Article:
Giles had been in Sunnydale for nearly a month when he understood the difference his subconscious had been picking up on; not the sun or the smog or the slang, as eternally annoying as they were.
It went deeper than that.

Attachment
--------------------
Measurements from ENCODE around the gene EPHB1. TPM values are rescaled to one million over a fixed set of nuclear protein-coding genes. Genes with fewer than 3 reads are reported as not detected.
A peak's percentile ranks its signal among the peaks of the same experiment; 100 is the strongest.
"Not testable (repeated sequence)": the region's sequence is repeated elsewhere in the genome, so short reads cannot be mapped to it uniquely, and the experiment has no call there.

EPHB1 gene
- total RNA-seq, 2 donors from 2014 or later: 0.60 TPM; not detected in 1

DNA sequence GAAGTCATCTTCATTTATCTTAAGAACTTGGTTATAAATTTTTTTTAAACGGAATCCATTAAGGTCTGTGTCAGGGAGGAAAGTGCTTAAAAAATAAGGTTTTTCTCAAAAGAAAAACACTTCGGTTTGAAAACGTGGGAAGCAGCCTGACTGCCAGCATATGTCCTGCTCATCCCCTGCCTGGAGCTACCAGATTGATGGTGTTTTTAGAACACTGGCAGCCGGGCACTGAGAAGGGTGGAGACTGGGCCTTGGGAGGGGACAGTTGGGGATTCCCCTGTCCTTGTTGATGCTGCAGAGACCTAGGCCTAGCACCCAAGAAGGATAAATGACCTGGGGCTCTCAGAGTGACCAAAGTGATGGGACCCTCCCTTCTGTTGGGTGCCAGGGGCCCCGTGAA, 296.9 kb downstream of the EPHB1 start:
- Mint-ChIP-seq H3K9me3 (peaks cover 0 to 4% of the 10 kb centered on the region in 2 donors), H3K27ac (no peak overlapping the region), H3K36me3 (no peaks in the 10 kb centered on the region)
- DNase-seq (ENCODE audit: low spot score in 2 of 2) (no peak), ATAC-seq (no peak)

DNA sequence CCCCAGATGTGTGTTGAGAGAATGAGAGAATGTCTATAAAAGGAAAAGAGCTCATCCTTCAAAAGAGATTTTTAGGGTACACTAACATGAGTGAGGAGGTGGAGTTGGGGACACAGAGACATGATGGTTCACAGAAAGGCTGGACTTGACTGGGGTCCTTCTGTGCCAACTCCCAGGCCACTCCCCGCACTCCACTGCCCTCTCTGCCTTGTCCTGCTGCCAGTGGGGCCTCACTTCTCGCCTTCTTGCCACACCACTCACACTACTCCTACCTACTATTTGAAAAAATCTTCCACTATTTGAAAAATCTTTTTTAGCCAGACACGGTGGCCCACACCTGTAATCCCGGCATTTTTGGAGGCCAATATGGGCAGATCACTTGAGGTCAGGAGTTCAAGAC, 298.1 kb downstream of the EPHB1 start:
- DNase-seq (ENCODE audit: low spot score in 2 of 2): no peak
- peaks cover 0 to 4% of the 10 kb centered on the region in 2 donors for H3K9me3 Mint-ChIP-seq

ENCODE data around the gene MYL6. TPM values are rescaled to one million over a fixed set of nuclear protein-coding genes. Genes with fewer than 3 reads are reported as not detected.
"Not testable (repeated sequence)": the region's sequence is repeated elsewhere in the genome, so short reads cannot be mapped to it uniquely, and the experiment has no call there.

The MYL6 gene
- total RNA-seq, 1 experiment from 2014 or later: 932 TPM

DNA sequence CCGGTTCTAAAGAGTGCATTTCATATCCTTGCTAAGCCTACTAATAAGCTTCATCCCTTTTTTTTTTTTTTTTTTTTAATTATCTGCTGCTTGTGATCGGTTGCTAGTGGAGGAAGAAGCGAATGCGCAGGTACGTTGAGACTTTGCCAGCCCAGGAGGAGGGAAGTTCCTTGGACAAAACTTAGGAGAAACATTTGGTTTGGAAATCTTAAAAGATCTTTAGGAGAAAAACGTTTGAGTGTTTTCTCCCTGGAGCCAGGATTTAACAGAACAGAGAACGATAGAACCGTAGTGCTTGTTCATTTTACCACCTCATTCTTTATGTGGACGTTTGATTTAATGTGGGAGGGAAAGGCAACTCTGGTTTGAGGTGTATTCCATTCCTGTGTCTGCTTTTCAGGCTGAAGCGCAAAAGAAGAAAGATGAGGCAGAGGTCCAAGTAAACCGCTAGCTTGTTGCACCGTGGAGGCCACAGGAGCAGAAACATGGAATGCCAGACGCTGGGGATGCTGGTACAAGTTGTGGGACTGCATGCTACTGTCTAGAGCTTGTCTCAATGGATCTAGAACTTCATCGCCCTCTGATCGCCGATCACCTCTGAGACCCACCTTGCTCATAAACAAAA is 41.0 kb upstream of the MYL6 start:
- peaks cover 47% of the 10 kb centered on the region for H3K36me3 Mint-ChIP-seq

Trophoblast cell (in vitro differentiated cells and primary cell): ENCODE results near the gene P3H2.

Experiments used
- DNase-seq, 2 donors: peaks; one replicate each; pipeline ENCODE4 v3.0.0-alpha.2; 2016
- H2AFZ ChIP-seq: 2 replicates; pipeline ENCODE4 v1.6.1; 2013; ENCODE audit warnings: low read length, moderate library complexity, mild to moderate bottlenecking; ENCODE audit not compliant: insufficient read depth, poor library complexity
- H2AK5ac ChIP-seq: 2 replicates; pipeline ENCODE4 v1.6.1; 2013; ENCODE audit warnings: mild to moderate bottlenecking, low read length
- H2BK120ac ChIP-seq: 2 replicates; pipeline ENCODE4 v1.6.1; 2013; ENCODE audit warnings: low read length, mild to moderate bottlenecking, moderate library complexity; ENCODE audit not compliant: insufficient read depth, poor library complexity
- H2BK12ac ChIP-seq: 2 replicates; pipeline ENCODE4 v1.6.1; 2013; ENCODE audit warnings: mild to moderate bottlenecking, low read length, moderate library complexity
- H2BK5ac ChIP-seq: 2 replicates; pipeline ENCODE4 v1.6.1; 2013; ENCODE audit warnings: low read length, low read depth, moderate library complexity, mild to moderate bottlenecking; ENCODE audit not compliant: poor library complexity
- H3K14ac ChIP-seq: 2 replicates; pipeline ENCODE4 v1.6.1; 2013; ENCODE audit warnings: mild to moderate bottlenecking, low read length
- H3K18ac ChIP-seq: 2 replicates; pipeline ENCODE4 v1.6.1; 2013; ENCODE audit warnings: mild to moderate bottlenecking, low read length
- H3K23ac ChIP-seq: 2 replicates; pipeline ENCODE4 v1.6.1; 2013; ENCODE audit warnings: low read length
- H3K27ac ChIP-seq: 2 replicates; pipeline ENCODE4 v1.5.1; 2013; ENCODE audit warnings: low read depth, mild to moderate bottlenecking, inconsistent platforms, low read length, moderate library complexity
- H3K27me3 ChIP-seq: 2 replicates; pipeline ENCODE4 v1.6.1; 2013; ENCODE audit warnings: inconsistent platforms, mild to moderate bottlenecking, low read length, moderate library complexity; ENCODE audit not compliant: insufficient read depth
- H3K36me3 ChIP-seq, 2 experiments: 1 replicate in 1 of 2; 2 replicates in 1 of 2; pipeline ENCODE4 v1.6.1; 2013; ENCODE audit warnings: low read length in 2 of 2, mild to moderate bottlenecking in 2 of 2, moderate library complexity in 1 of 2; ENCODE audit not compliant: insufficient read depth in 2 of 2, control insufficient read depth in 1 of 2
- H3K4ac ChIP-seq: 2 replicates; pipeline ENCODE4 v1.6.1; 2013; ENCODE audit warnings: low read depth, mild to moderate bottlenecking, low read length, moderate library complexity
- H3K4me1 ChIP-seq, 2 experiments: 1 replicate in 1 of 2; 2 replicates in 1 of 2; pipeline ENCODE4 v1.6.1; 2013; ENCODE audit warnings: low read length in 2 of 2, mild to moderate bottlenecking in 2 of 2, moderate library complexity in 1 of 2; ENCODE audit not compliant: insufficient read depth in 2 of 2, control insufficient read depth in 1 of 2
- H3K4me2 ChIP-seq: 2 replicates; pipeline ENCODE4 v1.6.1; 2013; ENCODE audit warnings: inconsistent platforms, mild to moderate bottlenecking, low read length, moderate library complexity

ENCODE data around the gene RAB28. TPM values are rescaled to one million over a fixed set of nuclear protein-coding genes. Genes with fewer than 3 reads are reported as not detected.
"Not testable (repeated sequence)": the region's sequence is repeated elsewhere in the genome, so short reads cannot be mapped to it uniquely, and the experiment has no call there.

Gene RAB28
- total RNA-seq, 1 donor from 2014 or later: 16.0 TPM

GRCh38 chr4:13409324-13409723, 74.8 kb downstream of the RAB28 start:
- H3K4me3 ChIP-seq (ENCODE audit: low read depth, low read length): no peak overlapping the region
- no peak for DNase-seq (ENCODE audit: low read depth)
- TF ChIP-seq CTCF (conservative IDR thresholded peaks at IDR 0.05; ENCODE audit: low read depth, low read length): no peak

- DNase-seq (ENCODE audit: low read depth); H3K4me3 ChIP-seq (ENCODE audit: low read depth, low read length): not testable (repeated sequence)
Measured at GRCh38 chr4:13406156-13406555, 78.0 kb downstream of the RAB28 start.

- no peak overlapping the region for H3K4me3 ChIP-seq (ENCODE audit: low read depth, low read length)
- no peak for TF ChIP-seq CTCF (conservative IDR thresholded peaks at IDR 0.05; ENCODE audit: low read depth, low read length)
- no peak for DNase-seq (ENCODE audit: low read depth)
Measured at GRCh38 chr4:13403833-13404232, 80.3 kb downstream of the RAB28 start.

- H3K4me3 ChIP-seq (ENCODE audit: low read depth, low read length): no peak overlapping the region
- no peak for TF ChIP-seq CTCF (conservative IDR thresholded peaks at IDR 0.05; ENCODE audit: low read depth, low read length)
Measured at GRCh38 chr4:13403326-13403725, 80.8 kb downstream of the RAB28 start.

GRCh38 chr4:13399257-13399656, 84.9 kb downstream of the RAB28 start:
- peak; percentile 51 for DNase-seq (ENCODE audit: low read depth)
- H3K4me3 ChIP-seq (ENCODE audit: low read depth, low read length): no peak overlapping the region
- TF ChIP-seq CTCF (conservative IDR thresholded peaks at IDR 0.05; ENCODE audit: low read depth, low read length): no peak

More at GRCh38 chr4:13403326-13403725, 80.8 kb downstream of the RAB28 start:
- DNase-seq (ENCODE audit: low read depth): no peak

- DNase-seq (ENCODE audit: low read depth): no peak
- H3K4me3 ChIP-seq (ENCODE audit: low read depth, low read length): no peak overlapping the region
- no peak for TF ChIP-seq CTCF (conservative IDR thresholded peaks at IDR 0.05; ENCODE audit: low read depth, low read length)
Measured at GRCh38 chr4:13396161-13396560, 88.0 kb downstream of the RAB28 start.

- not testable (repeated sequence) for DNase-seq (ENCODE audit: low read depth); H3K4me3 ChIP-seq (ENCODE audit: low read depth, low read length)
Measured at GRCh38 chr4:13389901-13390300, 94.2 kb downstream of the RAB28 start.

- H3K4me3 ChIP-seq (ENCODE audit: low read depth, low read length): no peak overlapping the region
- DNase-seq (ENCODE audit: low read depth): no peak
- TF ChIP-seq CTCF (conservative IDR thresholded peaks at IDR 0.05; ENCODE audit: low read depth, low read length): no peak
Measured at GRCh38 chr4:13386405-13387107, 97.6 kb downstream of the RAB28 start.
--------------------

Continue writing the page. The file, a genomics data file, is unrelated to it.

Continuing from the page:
In Britain, he'd grown up soaking in history: his family home had dated back to Shakespeare's day, he'd worked in a building built in Georgian times and walked every day on roads laid down by Romans. But in California, history was something you went to see.
Was it any wonder, then, that these children were so quick to forget?